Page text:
The dollar rose to all-time highs against the British pound and French franc in quiet New Year's Eve trading Monday, winding up a year in which it climbed 15%.
Both the Federal Reserve Board in Washington and Morgan Guaranty Trust Co. in New York said that their separate broad measures of the dollar's strength ended 1984 at record highs.
Gold edged lower in extremely light trading, extending its loss of value for the year to 20%, while silver was 30% below year-earlier levels.
On the New York Commodity Exchange, gold bullion for current delivery closed at $307.90 an ounce, down 10 cents from Friday. A year earlier, gold closed at $385.10 an ounce. The all-time high of $875 an ounce was reached during Comex trading on Jan. 21, 1980.
In after-hours trading at Republic National Bank in New York, gold bullion was bid at $307.75, down 45 cents from the late bid Friday.
Because of the New Year's Eve festivities and the fact that most traders already had closed their books on 1984, activity was quiet and many currency and bullion dealers closed early Monday.
George DeLuna, a trader at Irving Trust Co. in New York, said the only business was from companies who needed dollars to meet year-end obligations and that those buyers had to pay a premium for the currency.
Meanwhile, expectations of further declines in world oil prices following OPEC's year-end meeting in Geneva sent the British pound tumbling to yet another low.
The pound has been sensitive to declines in oil prices because of Britain's reliance on revenue from its huge North Sea oil reserves.
Sterling fell to a record low of $1.1560 during the morning's trading session in London before rising to close at $1.1578.
The previous record trading low of $1.15825 and previous record closing low of $1.16275 were both reached Friday in London.
Later, in New York, the pound fell to $1.15825 from $1.1645 late Friday.
The dollar closed at 9.6450 French francs, up from last Friday's 9.6225 francs and from last Thursday's previous record high of 9.6250 francs.
The dollar also hit a seven-year high against the Swiss franc and a 13-year high against the Dutch guilder.
Dealers said the low volume of trading before the New Year's Day holiday exaggerated the effects of dollar purchases.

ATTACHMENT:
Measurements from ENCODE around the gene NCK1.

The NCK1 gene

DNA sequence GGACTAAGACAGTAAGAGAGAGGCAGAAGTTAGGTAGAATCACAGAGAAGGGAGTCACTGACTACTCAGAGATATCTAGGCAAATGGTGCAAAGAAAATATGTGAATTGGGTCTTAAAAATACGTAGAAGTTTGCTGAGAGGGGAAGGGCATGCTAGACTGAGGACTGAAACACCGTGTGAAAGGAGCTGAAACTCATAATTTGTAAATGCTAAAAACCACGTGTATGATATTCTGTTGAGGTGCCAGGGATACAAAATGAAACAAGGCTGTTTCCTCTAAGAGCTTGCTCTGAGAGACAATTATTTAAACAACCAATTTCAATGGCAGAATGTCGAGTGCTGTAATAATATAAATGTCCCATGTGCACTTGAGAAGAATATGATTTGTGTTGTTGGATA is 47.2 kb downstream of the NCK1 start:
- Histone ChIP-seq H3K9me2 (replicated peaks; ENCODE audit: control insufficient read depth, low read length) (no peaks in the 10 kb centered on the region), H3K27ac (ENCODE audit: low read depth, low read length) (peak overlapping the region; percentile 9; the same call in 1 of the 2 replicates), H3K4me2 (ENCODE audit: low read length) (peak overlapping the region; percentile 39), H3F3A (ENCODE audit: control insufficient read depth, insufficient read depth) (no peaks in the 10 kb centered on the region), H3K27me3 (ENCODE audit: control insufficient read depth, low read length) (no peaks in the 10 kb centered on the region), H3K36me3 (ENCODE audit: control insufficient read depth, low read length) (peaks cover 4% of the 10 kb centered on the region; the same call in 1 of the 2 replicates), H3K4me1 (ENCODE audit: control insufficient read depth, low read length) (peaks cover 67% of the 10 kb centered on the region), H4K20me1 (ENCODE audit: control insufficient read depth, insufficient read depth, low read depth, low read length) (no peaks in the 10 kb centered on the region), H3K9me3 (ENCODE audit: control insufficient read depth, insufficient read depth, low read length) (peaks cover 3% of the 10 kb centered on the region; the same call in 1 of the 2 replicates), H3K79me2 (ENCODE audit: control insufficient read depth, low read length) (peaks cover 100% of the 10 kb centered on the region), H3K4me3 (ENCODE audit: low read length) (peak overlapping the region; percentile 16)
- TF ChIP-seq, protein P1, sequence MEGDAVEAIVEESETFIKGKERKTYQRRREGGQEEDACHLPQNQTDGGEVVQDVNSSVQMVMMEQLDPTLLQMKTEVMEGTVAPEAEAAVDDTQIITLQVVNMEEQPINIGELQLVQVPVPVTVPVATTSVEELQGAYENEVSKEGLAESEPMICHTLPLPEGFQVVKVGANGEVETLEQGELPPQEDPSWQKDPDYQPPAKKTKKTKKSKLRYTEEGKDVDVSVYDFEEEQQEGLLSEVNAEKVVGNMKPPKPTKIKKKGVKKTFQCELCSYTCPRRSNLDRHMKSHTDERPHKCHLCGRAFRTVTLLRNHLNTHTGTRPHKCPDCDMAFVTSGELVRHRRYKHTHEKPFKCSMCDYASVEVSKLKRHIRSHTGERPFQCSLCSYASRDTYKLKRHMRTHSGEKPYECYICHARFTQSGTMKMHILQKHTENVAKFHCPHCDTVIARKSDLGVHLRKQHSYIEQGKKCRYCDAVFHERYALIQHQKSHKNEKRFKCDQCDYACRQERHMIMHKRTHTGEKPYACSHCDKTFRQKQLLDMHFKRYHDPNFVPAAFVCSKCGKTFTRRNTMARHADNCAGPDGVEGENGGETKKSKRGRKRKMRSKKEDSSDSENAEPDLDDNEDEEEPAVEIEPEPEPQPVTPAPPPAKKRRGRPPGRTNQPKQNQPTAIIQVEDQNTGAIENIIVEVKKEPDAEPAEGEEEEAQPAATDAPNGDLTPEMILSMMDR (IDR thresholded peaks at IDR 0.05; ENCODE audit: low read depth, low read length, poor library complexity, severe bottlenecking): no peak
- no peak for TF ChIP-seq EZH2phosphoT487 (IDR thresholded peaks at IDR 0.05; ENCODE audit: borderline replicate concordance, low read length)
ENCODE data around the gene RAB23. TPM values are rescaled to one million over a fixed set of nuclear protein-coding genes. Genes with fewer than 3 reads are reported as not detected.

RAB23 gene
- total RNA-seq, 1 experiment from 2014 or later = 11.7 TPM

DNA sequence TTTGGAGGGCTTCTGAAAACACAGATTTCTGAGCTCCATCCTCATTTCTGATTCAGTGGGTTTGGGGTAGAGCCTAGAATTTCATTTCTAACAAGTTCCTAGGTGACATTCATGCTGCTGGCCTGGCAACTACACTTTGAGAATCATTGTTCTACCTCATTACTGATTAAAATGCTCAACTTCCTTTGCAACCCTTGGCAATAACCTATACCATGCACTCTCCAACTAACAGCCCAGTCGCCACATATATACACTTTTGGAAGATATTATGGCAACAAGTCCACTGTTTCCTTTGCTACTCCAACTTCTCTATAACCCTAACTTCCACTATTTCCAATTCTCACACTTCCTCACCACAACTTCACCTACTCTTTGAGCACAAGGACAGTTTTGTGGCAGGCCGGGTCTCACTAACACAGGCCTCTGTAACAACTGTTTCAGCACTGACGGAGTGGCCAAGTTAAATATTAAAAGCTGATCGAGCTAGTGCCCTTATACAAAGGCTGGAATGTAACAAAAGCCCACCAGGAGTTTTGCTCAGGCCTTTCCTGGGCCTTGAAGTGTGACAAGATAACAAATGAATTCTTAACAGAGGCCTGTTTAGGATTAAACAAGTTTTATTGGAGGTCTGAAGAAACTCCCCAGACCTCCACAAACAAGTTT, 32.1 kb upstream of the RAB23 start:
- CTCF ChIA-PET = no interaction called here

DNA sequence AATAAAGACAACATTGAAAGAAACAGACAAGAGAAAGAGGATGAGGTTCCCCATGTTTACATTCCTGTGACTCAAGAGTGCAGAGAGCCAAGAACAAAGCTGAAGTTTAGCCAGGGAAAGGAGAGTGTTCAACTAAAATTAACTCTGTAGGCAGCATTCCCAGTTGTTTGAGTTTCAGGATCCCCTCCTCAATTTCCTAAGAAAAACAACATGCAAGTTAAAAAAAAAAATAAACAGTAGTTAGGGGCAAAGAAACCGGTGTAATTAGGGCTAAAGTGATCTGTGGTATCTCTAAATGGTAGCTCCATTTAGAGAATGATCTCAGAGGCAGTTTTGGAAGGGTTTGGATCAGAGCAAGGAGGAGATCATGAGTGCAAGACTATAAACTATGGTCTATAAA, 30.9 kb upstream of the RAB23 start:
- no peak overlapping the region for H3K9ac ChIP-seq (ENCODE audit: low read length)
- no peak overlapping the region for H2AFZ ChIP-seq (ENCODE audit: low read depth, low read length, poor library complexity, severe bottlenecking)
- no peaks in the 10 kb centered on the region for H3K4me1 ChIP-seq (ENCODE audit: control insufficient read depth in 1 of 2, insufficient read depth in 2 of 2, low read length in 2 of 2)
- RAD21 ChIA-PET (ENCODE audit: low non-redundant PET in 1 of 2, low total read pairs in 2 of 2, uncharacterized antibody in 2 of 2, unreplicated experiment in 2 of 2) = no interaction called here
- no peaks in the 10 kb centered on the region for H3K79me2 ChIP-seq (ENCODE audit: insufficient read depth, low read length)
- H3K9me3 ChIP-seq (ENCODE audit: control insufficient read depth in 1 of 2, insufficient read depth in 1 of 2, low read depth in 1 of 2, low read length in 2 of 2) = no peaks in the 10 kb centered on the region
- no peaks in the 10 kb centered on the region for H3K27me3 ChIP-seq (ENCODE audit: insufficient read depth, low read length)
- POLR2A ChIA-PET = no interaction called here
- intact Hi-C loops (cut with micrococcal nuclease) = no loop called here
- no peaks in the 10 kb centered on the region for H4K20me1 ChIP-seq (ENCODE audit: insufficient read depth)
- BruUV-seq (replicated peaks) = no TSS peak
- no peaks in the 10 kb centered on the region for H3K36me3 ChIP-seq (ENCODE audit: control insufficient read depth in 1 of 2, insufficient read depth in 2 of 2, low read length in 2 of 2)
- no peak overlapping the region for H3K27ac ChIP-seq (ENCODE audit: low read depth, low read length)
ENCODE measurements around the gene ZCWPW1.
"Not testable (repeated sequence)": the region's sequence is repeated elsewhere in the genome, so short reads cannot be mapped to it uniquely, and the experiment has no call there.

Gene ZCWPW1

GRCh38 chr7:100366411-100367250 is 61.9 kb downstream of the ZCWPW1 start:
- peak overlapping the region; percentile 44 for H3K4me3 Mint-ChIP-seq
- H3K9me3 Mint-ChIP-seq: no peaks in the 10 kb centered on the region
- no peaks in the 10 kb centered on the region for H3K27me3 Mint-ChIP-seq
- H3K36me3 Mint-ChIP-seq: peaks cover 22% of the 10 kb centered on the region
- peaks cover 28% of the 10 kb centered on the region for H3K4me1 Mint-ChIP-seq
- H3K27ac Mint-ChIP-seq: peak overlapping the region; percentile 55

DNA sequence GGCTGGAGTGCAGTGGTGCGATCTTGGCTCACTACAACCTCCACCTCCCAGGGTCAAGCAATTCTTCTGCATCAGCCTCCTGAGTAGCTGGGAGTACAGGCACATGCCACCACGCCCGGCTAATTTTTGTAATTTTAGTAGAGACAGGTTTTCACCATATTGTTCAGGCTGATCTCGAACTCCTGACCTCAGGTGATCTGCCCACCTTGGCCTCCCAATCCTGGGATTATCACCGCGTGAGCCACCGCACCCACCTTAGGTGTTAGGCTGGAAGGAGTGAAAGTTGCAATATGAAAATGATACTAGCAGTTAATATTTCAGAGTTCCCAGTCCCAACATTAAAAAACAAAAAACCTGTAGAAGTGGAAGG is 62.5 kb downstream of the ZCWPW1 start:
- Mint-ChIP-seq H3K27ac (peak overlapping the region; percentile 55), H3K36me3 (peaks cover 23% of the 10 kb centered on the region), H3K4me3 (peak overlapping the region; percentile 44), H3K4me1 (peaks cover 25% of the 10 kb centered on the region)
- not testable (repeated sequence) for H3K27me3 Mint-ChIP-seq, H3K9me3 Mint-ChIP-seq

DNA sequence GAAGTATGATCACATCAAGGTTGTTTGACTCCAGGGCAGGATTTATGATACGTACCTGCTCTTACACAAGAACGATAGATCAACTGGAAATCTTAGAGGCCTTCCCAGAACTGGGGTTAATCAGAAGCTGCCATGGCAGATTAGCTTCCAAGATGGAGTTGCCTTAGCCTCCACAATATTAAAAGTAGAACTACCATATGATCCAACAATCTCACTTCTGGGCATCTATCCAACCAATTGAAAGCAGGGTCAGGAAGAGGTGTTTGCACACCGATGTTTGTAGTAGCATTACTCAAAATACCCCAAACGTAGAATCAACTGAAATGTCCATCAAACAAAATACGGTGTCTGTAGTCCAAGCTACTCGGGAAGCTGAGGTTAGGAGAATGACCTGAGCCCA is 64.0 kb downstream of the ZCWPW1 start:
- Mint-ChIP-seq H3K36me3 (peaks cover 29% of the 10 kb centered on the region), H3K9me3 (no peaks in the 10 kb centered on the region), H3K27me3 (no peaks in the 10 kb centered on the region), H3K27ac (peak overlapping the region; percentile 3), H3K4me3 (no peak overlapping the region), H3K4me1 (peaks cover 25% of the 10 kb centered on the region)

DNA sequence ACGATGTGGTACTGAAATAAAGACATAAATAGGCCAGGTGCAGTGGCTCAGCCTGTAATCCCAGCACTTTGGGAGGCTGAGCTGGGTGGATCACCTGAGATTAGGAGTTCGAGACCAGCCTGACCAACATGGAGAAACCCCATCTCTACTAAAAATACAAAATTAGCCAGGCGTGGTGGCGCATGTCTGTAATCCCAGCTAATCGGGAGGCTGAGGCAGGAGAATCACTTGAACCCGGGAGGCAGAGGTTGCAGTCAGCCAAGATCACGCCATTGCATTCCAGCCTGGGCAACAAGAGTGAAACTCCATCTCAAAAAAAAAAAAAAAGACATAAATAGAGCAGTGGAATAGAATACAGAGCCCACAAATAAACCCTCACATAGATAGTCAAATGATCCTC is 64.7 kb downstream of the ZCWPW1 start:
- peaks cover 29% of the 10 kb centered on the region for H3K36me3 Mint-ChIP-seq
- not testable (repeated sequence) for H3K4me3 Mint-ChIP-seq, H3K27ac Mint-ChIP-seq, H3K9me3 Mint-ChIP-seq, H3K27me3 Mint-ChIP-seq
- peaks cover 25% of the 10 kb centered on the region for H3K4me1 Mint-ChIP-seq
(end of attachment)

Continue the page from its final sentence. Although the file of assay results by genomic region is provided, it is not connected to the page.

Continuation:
The Federal Reserve said its index of the dollar, weighted on the basis of trade with 10 other currencies, reached a record 151.47 on Friday, up 15% from the end of 1983 and up 76.5% from five years ago. The index stood at 100 in the base period of March, 1973, and records go back to 1967.
Morgan Guaranty Trust said its trade-weighted index of the dollar against 15 other currencies was a record 30.9% higher than the average market value between 1980-82.
In Tokyo, the dollar closed at 251.58 Japanese yen, a high for the year and up from last Friday's 250.30 yen. In later London trading, the dollar was quoted at 251.25 yen, and by the end of the trading day in the United States the dollar had climbed to 251.85 yen from 250.20 yen late Friday.
Late dollar rates in Europe, compared to late rates Friday, included: 3.1525 West German marks, up from 3.1480; 2.6025 Swiss francs, up from 2.5900; 3.5610 Dutch guilders, up from 3.5555; 1,933.50 Italian lire, up from 1,926.50, and 1.3204 Canadian dollars, up from 1.32025.
Dollar rates in New York, compared to late rates Friday, included: 3.1550 West German marks, up from 3.1320; 2.5920 Swiss francs, up from 2.5785; 9.6450 French francs, up from 9.59625, and 1.32125 Canadian dollars, up from 1.31985.
Gold rose $1.23 in Hong Kong to close at $310.82 an ounce.
Gold was quoted in London at a late bid price of $308.75 an ounce, down from $309 late Friday. Zurich bullion and currency markets were closed Friday.
Silver was quoted in London at a late bid of $6.280 an ounce, the lowest price since Aug. 12, 1982, and down from Friday's $6.375.
Later, on New York's Comex, silver bullion for current delivery fell 8.8 cents to $6.295 an ounce. That compared to $9.02 at the end of 1983 and an all-time high of $52.50 an ounce during Comex trading on Jan. 21, 1980.